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Leaving the EU: Legal System

Volume 658: debated on Tuesday 23 April 2019

9. What steps the Government plan to take to ensure that the UK legal system operates effectively after the UK leaves the EU. (910426)

The UK and the EU have agreed the terms of an implementation period. If Parliament is able to support a deal, common rules will remain in place during that period. That will provide certainty to businesses and citizens. The UK and EU have also committed to explore a new agreement on family judicial co-operation and other related matters; ambitious arrangements for services and investment, including legal services; and a future security partnership. My Department continues to work to ensure we are in the best position to negotiate our priorities.

The former Brexit Minister, the hon. Member for Daventry (Chris Heaton-Harris) said at the Dispatch Box that a no-deal Brexit

“would not result in a reduction in mutual capability”—[Official Report, 20 March 2019; Vol. 656, c. 1077]

on security and law enforcement co-operation.

However, the Solicitor General, when giving evidence to the Justice Committee, said:

“A no deal is deeply suboptimal when it comes to criminal justice”

and that

“we would lose the European arrest warrant”,


“raises all sorts of questions of delay and, frankly, potential denial of justice”.

Will the Justice Secretary tell me which Minister’s version of the post-Brexit future is accurate?

We are very clear that the best way forward is to reach a deal. That is what the Government are endeavouring to achieve and support from across the House would be quite helpful in delivering that.

The Solicitor General’s evidence to the Justice Committee was indeed crystal clear. Does my right hon. Friend also agree that it is critical for civil justice co-operation that there should be a deal? None of the ambitious objectives for future collaboration would work if there is no deal. For example, mutual recognition and enforceability of judgments in civil and family law cases would fall away immediately in the event of no deal.

My hon. Friend is right to highlight these issues. We have made progress in our negotiations, particularly in the context of family law. It is to the advantage of citizens in the UK and the EU that a deal is reached, which will enable us to enforce judgments in this area. Our ambitions are to go further and, in terms of the future framework, to make further progress on civil judicial co-operation.

In thousands of instances, we are not able to deliver justice in this country unless we have a proper extradition agreement with other countries in the European Union. As I understand it, even if the withdrawal agreement were to go forward at some point, we will still have to operate as a third party outside the European arrest warrant. Relying on the 1957 treaties will not be enough, so what plans does the Secretary of State have to ensure we are able to maintain a proper extradition arrangement with other countries in the European Union?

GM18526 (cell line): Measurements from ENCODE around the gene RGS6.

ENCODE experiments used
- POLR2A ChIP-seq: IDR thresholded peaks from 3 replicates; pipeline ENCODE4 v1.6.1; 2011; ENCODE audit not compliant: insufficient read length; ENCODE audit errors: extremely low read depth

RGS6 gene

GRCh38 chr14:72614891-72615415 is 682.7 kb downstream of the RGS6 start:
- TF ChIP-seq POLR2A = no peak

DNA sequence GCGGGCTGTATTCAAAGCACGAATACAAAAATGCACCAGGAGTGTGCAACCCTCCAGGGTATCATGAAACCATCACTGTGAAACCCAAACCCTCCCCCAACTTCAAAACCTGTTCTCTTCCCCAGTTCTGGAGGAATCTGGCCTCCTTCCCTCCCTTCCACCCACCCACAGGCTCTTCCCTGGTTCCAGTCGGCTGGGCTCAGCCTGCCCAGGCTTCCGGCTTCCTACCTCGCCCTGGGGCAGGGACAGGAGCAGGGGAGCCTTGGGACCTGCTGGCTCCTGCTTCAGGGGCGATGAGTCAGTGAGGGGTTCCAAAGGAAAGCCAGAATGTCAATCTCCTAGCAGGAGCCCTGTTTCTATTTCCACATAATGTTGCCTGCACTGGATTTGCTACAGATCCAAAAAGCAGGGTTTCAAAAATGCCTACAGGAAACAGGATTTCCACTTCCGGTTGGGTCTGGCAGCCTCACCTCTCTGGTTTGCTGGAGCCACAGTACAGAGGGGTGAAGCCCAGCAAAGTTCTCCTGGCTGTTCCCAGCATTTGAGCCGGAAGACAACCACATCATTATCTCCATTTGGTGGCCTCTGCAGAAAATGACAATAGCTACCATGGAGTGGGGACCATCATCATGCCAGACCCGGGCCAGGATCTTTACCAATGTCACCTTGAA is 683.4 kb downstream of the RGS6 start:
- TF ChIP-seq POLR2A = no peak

The hon. Gentleman is correct to say that on leaving the European Union we will not have access to the European arrest warrant. We would wish to be able to do so, but there are difficulties. For example, Germany has a constitutional bar in this area. The Home Office continues to work with EU member states to try to find a way in which we can have as effective extradition and arrest warrant arrangements as possible.

Justice issues are, of course, largely devolved. EU initiatives such as Eurojust and the European arrest warrant are well utilised by Scottish prosecutors and are hugely valued by them. In the current Brexit talks between the UK Government and the Labour party, will the Secretary of State confirm what proposals regarding justice have been discussed and if the Scottish Government have been or will be consulted on these or any forthcoming proposals that may result from the talks between the Tories and the Labour party?

I am not going to comment specifically on those discussions. What I would say in the context of no-deal preparations is that, as I understand it, the Scottish Government have not allocated any of the money given to them for no-deal preparation on justice matters. Certainly, when it comes to the United Kingdom, we are doing everything we can to prepare for every eventuality.

I can assure the Secretary of State that the Scottish Government’s no-deal planning is well advanced. The Justice Secretary’s Government recently opted into the Eurojust regulation. Eurojust plays a vital role in the fight against serious organised crime, particularly terrorism but also cyber-crime and child pornography. His Department said that opting in was necessary to ensure that the UK continues to work in line with our European partners in the lead-up to exit day and during the transition period. Will he tell us how many more justice opt-ins has he planned before Brexit takes place and will they feature in the Tory manifesto for the EU Parliament elections?

What I say to the hon. and learned Lady is that we want to work in a pragmatic way with the European Union, so that as we leave the EU, we continue to co-operate wherever we can to our mutual benefit. That does require us to reach a deal.